Even on this limited stage, the biographer has scope for his virtuosity. For life-writing is the stage of everyday life, where the abstract forces of the social scientist, philosopher, and theologian come to center in the existence of a human being. If a microcosm, biography also celebrates human life. It declares with Shakespeare “What a piece of work is a man” and upholds the life of any individual to be of worth—and worthy of preservation. To the religious-minded, it may even suggest the pattern of mankind’s eternal struggle. For these reasons it retains tremendous appeal. That is why every public library has long rows of shelves of biography and why, at least in part, the Kimball biographies have become an LDS marketing phenomena and Schindler’s Rockwell remains the all-time best seller at the University of Utah Press.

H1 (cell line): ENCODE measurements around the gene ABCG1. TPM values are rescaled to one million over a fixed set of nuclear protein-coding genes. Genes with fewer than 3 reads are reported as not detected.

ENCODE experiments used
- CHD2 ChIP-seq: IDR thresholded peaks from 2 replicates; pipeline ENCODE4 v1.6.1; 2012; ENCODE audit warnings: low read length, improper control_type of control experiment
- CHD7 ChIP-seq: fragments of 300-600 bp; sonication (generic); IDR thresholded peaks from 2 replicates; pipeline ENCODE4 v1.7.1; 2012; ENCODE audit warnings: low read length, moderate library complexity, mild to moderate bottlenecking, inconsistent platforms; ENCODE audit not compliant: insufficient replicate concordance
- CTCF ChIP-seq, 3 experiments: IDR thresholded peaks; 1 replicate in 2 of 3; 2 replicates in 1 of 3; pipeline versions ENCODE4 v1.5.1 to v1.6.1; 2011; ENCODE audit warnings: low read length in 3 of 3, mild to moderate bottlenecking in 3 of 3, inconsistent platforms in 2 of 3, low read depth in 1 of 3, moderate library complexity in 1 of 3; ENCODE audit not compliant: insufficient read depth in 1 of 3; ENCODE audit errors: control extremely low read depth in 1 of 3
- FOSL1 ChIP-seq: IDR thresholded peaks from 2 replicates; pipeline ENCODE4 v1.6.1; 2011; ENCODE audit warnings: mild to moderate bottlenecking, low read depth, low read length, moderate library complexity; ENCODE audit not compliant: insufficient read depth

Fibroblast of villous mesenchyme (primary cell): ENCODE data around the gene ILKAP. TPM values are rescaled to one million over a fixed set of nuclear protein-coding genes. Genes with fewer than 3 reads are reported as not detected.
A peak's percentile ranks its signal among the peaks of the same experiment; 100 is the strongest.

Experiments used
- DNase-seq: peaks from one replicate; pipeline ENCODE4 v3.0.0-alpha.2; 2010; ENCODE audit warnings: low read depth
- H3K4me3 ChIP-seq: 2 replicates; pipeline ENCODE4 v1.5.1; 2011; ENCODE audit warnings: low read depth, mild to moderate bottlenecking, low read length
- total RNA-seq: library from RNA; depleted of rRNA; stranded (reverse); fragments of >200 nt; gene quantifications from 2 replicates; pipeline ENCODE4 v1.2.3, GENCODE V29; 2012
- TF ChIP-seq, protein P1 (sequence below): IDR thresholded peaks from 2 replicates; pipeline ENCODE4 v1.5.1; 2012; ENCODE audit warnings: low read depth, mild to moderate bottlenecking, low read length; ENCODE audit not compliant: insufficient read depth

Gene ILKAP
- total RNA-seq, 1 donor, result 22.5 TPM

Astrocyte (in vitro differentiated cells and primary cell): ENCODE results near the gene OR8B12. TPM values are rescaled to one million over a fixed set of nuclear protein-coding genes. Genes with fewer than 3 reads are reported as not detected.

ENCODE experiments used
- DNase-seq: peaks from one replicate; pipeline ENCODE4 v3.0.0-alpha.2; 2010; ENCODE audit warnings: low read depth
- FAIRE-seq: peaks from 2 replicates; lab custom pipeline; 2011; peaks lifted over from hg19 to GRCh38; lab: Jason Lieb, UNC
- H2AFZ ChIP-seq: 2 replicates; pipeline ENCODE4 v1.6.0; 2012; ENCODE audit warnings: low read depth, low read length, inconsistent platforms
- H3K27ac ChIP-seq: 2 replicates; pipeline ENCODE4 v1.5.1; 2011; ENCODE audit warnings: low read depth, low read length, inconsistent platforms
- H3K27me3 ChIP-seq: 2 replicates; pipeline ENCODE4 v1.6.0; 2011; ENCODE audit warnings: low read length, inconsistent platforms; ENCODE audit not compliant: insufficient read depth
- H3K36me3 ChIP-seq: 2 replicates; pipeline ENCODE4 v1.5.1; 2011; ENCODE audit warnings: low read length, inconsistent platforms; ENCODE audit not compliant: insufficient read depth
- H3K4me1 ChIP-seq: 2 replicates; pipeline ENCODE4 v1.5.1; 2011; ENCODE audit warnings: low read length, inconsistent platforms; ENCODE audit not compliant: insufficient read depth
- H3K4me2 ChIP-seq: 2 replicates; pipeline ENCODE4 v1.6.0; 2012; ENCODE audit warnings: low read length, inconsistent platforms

Biography is a limited and cumbersome craft. Its heroes are recreated imperfectly. Its truths speak in a more precise yet modest voice than those of literature. But even within this limited realm, Mormon biography has fallen short. Only recently has it begun to fuse investigation, technique, and openness—the three essentials of biography—and make use of the tools of the social sciences. Yet because of the maturing confidence of LDS culture and because of biography’s continuing appeal, the visionary hope remains of a more substantial and artistic achievement.